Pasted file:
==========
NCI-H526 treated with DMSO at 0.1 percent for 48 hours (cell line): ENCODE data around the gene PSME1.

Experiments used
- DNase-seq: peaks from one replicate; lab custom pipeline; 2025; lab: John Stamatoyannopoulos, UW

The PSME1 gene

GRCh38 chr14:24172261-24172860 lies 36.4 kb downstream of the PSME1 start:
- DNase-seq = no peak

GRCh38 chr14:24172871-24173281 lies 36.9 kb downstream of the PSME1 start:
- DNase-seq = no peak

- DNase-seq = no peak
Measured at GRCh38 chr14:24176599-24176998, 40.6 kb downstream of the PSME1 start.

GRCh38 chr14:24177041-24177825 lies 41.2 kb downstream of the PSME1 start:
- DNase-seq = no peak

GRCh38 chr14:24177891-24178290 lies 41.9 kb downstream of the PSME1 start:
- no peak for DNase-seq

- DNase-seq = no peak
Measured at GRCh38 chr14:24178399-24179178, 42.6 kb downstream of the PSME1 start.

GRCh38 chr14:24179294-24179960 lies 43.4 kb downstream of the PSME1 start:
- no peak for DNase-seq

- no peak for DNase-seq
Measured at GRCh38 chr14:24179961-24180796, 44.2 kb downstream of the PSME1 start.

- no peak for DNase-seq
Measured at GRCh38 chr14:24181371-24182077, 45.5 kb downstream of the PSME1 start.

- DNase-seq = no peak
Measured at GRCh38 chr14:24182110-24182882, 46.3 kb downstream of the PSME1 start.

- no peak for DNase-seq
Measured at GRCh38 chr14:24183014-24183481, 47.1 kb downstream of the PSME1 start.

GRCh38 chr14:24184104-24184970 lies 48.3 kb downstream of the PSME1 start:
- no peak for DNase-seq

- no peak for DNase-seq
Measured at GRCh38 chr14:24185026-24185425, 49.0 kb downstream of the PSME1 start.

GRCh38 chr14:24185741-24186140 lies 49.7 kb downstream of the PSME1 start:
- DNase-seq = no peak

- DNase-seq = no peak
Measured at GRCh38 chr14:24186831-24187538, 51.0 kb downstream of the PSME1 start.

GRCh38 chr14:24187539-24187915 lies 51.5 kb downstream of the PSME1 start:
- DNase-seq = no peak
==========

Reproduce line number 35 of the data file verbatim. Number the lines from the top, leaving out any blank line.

GRCh38 chr14:24187539-24187915 lies 51.5 kb downstream of the PSME1 start: